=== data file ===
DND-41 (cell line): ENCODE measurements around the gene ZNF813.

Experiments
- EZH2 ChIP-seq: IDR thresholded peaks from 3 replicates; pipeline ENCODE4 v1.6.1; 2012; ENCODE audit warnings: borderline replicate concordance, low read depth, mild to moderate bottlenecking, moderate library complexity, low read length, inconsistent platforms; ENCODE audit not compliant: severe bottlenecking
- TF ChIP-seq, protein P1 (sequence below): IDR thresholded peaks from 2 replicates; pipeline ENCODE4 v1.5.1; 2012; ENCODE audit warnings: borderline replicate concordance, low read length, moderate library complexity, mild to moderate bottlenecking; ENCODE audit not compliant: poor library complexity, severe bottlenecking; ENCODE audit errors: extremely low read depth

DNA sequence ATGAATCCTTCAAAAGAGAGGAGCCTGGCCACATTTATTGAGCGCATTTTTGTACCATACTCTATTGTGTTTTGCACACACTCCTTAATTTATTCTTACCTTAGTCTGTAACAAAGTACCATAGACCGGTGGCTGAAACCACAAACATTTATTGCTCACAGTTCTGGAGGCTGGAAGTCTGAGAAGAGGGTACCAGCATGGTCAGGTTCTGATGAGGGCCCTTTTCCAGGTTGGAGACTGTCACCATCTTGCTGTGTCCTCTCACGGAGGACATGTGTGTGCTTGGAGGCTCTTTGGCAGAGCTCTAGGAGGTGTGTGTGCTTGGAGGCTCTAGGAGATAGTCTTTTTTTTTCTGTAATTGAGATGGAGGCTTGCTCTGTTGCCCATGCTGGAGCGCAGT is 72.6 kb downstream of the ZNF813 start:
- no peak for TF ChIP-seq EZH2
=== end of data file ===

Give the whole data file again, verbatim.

DND-41 (cell line): ENCODE measurements around the gene ZNF813.

Experiments
- EZH2 ChIP-seq: IDR thresholded peaks from 3 replicates; pipeline ENCODE4 v1.6.1; 2012; ENCODE audit warnings: borderline replicate concordance, low read depth, mild to moderate bottlenecking, moderate library complexity, low read length, inconsistent platforms; ENCODE audit not compliant: severe bottlenecking
- TF ChIP-seq, protein P1 (sequence below): IDR thresholded peaks from 2 replicates; pipeline ENCODE4 v1.5.1; 2012; ENCODE audit warnings: borderline replicate concordance, low read length, moderate library complexity, mild to moderate bottlenecking; ENCODE audit not compliant: poor library complexity, severe bottlenecking; ENCODE audit errors: extremely low read depth

DNA sequence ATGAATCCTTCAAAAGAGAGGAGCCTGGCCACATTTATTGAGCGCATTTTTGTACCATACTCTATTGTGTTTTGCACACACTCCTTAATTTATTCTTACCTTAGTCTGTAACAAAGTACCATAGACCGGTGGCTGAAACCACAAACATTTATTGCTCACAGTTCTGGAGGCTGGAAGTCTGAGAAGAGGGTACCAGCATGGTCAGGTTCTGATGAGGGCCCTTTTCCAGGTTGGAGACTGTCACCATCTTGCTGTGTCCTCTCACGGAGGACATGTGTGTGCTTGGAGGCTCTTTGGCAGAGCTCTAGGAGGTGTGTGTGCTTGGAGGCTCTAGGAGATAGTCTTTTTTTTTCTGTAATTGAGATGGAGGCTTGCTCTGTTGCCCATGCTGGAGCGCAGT is 72.6 kb downstream of the ZNF813 start:
- no peak for TF ChIP-seq EZH2